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BSc (Hons) Sport Coaching

 

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Institution C58

UCAS C620

3 years Full Time

Entry Requirements and Fees

2020/21 UK fee: £9,250

2020/21 International fee: £13,500

Typical Offer (individual offers may vary):

Tariff points: 96 - 112

A Levels: BBC  - CCC 

BTEC: DMM - MMM 

GCSEs: English language, mathematics and science at grade C/4 or better

International Baccalaureate: 28 points

IELTS 6.0 overall with no element lower than 5.5

Access to HE Diploma: Pass with at least 15 credits worth of Level 3 units at Merit

Enhanced DBS check required.

Student view

Moyin
BSc (Hons) Sport Coaching graduate and University of Chichester’s Students’ Union President
The degree offered an opportunity to develop my practical skills as a coach, but also gave me the theory to understand how to develop as a coach and how to develop athletes.

Course content

Whether you want to gain employment in the international football industry, or become a sports coach, our innovation and expertise will deliver. We pride ourselves on the quality of teaching given to students and our excellent standards that give our institution its high reputation in this field.

This programme will prepare you for working as a professional in sport coaching as well as developing your scientific knowledge and practical coaching skills.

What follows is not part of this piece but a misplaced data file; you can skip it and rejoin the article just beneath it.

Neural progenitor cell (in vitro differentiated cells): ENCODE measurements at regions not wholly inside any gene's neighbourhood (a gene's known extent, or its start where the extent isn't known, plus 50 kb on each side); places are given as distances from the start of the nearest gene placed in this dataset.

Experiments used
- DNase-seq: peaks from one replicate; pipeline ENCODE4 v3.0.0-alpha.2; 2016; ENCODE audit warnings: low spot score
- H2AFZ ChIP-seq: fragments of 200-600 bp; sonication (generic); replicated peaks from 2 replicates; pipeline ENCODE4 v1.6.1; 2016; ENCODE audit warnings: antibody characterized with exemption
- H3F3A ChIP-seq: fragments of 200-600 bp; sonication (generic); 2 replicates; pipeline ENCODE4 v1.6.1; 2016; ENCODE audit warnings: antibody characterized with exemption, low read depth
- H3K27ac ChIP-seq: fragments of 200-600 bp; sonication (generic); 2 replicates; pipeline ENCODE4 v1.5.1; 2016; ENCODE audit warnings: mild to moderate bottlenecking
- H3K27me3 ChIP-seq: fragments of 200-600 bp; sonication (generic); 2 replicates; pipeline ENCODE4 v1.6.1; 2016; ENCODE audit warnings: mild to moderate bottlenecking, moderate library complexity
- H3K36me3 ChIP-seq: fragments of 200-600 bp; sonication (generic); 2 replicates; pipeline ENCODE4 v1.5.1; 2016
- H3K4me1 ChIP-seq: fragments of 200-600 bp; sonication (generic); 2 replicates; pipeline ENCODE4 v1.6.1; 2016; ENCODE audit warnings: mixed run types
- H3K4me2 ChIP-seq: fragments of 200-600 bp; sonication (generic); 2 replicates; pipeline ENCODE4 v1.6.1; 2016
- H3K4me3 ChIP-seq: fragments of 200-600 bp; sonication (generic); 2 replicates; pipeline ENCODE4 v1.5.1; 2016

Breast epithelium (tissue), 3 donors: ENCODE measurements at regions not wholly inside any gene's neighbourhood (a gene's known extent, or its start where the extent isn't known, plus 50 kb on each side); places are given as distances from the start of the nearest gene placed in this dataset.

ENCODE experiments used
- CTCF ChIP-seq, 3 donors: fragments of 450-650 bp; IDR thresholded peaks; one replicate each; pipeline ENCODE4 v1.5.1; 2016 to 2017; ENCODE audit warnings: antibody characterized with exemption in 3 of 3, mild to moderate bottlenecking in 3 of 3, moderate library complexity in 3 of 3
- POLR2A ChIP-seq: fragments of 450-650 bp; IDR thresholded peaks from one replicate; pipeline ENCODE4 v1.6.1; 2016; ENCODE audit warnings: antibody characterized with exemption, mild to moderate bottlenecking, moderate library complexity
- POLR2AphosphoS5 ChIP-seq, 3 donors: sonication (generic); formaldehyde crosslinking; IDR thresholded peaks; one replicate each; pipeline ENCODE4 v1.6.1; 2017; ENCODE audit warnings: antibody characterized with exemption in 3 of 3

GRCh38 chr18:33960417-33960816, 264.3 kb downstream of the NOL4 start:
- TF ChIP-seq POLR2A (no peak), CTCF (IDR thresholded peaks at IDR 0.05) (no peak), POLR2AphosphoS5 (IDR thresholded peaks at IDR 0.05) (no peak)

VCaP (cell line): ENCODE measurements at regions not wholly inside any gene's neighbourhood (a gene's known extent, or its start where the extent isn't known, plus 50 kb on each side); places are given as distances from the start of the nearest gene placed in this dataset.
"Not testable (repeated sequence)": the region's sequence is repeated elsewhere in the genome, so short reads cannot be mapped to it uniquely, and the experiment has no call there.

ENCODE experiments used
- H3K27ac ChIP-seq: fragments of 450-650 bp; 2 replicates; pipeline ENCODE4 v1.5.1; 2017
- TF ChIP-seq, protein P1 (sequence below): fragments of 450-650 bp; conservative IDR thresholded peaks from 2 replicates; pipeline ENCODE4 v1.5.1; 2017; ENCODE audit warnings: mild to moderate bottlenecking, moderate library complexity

You will learn from highly-qualified practitioners who have worked in high-performance sport and internationally-renowned researchers.

This course is designed for individuals who are interested in both coaching and in the sport sciences that explain how performers develop and excel.

Vocational opportunities for coaches and specialists providing scientific support for coaches have increased dramatically over the past decade and the scientific skills and knowledge developed through this course will prepare graduates to pursue these opportunities.

The degree places a strong emphasis on you engaging in practical activities and learning to apply scientific principles in a range of sports. You will also apply an inter-disciplinary approach to the analysis and development of coaching practice and develop skills in research culminating in your completion of an independent research project within an area of personal interest. 

The course is delivered by highly-qualified coaches and sports scientists, who have extensive experience working within participation, talent development, and elite performance contexts.

 

Our facilities

Campus Location: Chichester 

We offer you some of the best sporting facilities available to study for a degree. All of our facilities are designed for academic teaching, research, British Universities and Colleges Sport (BUCS) competitions and for your social/recreational use throughout the week and weekends.

The world-class Tudor Hale Centre for Sport is the focus of sporting activities both academic and recreational at the University. It incorporates a suite of state of the art sport science laboratories, a sports injury clinic, a strength and conditioning room and a fitness centre. In addition there is a sports hall. Located beside the Tudor Hale Centre for Sport you will find our Sports Dome, lano sand dressed astro turf and a grass rugby pitch.

Facilities:

Sports Dome

Four tennis courts which can be used for a variety of sports.

Blue flooring and blue curtains separating courts with student throwing javelins
 

Sports hall

Used for basketball, netball, trampolining, badminton, volleyball, cricket, soccer, table tennis, hockey and ultimate frisbee.

Fitness suite

Various membership levels available. Weights, resistance and cardio machines.